People living in cold, northern latitudes have bacteria in their guts that may predispose them to obesity, according to a new study by researchers at the University of California, Berkeley, and the University of Arizona, Tucson.
The researchers' analysis of the gut microbes of more than a thousand people from around the world showed that those living in northern latitudes had more gut bacteria that have been linked to obesity than did people living farther south.
The meta-analysis of six earlier studies by UC Berkeley graduate student Taichi Suzuki and evolutionary biology professor Michael Worobey of the University of Arizona appeared this week in the online journal Biology Letters.
"People think obesity is a bad thing, but maybe in the past getting more fat and more energy from the diet might have been important to survival in cold places. Our gut microbes today might be influenced by our ancestors," said Suzuki, noting that one theory is that obesity-linked bacteria are better at extracting energy from food. "This suggests that what we call 'healthy microbiota' may differ in different geographic regions."
"This observation is pretty cool, but it is not clear why we are seeing the relationship we do with latitude," Worobey said. "There is something amazing and weird going on with microbiomes."
To Worobey, the results are fascinating from an evolutionary biology perspective. "Maybe changes to your gut community of bacteria are important for allowing populations to adapt to different environmental conditions in lots of animals, including humans," he said.
Suzuki proposed the study while rotating through Worobey's lab during his first year as a graduate student at the University of Arizona. Studies of gut microbes have become a hot research area among scientists because the proportion of different types of bacteria and Archaea in the gut seems to be correlated with diseases ranging from diabetes and obesity to cancer. In particular, the group of bacteria called Firmicutes seems to dominate in the intestines of obese people - and obese mice - while a group called Bacteroidetes dominates in slimmer people and mice.
Suzuki reasoned that, since animals and humans in the north tend to be larger in size - an observation called Bergmann's rule - then perhaps their gut microbiota would contain a greater proportion of Firmicutes than Bacteriodetes. While at the University of Arizona, and since moving to UC Berkeley, Suzuki has been studying how rodents adapt to living at different latitudes.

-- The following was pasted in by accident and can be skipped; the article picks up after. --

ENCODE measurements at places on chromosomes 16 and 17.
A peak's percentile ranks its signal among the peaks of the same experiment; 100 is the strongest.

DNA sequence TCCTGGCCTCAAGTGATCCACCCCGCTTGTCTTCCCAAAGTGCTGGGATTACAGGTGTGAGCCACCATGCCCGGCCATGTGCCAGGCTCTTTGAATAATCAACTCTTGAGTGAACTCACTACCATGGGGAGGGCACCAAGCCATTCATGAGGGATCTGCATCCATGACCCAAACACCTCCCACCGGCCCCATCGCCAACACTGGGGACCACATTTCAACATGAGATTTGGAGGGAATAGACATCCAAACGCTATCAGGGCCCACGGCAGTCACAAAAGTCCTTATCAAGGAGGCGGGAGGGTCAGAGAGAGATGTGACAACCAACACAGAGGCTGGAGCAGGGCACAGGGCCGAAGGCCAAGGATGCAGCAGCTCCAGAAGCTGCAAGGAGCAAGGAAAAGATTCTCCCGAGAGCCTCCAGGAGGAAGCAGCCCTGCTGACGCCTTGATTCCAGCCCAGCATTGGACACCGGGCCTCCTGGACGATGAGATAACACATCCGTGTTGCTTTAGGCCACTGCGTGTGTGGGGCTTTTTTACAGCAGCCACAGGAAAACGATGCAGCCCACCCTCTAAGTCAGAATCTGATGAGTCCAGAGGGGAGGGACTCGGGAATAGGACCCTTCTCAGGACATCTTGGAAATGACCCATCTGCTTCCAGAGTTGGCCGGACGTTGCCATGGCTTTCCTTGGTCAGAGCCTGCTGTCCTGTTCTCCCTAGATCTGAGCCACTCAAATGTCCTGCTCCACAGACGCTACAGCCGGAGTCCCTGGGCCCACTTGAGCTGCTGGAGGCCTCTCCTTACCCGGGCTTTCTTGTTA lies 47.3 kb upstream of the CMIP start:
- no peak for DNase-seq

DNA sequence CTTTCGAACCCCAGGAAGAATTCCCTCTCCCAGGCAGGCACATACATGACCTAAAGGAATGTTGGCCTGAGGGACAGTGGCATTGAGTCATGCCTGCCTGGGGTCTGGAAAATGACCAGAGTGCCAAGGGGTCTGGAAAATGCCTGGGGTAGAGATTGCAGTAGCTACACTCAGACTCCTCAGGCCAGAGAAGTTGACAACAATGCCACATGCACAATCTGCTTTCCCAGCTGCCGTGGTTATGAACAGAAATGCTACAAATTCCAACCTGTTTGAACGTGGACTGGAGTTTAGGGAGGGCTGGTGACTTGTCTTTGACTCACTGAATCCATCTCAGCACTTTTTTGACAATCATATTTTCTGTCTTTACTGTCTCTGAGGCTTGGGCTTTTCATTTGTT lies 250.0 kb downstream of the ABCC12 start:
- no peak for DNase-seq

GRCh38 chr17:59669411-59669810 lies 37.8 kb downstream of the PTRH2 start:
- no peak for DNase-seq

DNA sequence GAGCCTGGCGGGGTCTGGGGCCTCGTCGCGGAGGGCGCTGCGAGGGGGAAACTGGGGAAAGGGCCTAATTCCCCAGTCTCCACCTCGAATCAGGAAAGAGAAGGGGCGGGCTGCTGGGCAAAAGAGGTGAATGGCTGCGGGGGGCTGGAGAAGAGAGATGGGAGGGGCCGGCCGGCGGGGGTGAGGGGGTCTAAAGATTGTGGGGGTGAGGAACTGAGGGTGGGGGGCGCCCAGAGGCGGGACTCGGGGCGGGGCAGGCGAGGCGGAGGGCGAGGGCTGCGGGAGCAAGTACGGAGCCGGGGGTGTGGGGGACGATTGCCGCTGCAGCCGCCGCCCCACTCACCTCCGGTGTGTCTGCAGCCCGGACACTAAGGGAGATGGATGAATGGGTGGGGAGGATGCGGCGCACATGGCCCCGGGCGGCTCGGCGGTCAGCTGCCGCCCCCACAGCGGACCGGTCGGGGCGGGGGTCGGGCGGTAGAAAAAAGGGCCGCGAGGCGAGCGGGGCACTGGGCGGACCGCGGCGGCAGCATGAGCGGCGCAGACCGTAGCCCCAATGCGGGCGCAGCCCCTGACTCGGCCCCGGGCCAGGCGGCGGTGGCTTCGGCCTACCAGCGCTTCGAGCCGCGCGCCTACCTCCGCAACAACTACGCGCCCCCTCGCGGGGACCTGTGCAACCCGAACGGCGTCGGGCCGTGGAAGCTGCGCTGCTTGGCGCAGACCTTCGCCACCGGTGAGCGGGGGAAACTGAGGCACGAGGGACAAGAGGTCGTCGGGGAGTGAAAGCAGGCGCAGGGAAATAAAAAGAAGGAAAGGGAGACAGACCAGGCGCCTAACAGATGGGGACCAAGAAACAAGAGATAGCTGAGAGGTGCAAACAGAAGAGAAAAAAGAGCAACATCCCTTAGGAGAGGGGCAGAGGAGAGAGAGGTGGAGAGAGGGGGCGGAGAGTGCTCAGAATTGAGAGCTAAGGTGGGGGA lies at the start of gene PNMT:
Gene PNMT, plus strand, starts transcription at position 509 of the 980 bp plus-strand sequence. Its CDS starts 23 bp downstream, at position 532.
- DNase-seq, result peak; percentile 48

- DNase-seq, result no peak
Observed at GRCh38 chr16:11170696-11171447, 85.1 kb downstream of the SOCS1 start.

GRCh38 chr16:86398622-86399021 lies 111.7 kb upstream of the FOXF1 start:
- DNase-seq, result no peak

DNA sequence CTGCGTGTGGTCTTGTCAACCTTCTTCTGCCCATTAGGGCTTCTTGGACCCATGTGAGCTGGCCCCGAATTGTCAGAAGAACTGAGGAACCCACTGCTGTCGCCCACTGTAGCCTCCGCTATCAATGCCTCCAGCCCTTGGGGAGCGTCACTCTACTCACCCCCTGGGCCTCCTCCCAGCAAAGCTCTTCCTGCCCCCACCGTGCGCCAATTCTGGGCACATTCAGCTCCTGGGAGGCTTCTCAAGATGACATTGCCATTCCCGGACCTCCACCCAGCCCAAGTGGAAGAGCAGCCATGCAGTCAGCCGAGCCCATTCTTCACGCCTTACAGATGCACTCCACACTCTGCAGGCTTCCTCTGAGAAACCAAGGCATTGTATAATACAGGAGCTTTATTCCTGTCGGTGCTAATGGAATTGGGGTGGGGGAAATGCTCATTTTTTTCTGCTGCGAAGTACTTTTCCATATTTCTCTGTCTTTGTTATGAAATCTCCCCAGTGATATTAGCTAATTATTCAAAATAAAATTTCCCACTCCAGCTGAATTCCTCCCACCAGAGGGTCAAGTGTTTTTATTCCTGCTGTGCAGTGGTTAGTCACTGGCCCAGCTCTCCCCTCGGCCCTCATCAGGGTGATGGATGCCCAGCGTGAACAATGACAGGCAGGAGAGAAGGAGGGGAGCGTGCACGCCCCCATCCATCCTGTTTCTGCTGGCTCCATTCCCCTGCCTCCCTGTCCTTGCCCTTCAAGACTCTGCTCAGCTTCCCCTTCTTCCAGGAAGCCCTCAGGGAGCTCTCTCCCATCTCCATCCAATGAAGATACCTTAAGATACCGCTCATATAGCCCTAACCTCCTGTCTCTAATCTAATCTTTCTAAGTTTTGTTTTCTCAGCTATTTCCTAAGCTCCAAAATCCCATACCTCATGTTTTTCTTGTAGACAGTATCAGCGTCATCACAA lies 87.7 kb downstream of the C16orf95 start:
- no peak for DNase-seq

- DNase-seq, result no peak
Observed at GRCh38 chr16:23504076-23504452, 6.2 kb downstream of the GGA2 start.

"It was almost as a lark," Woroby said. "Taichi thought that if Firmicutes and Bacteroidetes are linked to obesity, why not look at large scale trends in humans. When he came back with results that really showed there was something to it, it was quite a surprise."
Suzuki used data published in six previous studies, totaling 1,020 people from 23 populations in Africa, Europe, North and South America and Asia. The data on gut microbiomes were essentially censuses of the types and numbers of bacteria and Archaea in people's intestinal track.
He found that the proportion of Firmicutes increased with latitude and the proportion of Bacteriodetes decreased with latitude, regardless of sex, age, or detection methods. African Americans showed the same patterns as Europeans and North Americans, not the pattern of Africans living in tropical areas.
"Bergmann's rule - that body size increases with latitude for many animals - is a good one and presumed to be an adaptation for dealing with cold environments," said Suzuki's advisor Michael Nachman, professor of integrative biology and director of UC Berkeley's Museum of Vertebrate Zoology. "Whether gut microbes also help explain Bergmann's rule will require experimental tests, but Taichi's discovery adds an intriguing and completely overlooked piece of the puzzle to this otherwise well-studied evolutionary pattern."